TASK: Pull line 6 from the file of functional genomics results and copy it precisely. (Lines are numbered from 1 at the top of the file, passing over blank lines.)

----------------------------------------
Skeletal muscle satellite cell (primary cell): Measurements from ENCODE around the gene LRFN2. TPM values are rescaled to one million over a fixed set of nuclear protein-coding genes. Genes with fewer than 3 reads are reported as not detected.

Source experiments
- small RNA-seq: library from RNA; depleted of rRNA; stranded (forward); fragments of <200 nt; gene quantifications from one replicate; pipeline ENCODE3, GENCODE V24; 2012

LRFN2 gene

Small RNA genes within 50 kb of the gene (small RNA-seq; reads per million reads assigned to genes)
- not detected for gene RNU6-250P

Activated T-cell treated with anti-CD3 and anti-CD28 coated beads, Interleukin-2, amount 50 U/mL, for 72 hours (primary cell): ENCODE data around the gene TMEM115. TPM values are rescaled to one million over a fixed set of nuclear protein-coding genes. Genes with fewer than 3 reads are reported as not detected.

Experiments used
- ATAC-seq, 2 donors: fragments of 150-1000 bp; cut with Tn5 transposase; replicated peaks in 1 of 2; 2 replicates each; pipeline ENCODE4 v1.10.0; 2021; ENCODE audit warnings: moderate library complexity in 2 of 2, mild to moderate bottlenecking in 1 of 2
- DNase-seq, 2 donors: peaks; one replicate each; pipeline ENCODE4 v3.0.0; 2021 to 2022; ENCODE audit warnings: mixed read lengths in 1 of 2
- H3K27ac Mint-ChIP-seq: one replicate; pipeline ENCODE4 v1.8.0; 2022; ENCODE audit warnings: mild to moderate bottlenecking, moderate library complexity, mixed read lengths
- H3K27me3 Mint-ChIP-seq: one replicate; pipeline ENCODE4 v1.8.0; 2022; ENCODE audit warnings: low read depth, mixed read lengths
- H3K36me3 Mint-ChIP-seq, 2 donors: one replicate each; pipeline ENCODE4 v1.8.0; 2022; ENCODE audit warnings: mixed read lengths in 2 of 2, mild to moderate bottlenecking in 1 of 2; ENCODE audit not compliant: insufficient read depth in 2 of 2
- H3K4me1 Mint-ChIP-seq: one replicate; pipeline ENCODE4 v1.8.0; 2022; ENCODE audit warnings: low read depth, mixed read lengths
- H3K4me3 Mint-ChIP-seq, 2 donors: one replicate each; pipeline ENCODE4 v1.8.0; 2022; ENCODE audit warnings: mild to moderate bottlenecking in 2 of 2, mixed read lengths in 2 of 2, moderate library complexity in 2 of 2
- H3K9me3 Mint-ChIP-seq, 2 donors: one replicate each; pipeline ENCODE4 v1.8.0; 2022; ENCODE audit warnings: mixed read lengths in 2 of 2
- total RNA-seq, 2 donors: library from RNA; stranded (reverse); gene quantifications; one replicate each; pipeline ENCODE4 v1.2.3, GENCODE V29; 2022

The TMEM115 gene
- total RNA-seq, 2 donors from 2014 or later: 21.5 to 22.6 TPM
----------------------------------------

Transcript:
- not detected for gene RNU6-250P